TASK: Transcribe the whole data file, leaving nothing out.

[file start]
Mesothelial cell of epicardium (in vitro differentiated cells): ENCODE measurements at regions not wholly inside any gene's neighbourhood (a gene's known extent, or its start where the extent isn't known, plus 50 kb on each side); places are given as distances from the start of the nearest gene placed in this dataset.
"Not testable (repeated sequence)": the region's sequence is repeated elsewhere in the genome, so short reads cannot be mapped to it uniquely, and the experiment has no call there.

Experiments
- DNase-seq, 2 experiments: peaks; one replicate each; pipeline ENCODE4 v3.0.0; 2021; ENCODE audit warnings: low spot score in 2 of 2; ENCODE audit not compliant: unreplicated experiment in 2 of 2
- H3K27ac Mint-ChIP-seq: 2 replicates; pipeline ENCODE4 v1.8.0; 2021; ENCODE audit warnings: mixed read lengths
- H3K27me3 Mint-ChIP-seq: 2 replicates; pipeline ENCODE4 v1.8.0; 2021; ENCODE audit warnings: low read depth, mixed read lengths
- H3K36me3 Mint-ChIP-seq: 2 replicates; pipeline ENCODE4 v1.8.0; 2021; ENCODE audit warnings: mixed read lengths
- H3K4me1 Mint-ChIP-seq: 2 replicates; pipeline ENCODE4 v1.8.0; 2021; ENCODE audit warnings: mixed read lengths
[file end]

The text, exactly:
Mesothelial cell of epicardium (in vitro differentiated cells): ENCODE measurements at regions not wholly inside any gene's neighbourhood (a gene's known extent, or its start where the extent isn't known, plus 50 kb on each side); places are given as distances from the start of the nearest gene placed in this dataset.
"Not testable (repeated sequence)": the region's sequence is repeated elsewhere in the genome, so short reads cannot be mapped to it uniquely, and the experiment has no call there.

Experiments
- DNase-seq, 2 experiments: peaks; one replicate each; pipeline ENCODE4 v3.0.0; 2021; ENCODE audit warnings: low spot score in 2 of 2; ENCODE audit not compliant: unreplicated experiment in 2 of 2
- H3K27ac Mint-ChIP-seq: 2 replicates; pipeline ENCODE4 v1.8.0; 2021; ENCODE audit warnings: mixed read lengths
- H3K27me3 Mint-ChIP-seq: 2 replicates; pipeline ENCODE4 v1.8.0; 2021; ENCODE audit warnings: low read depth, mixed read lengths
- H3K36me3 Mint-ChIP-seq: 2 replicates; pipeline ENCODE4 v1.8.0; 2021; ENCODE audit warnings: mixed read lengths
- H3K4me1 Mint-ChIP-seq: 2 replicates; pipeline ENCODE4 v1.8.0; 2021; ENCODE audit warnings: mixed read lengths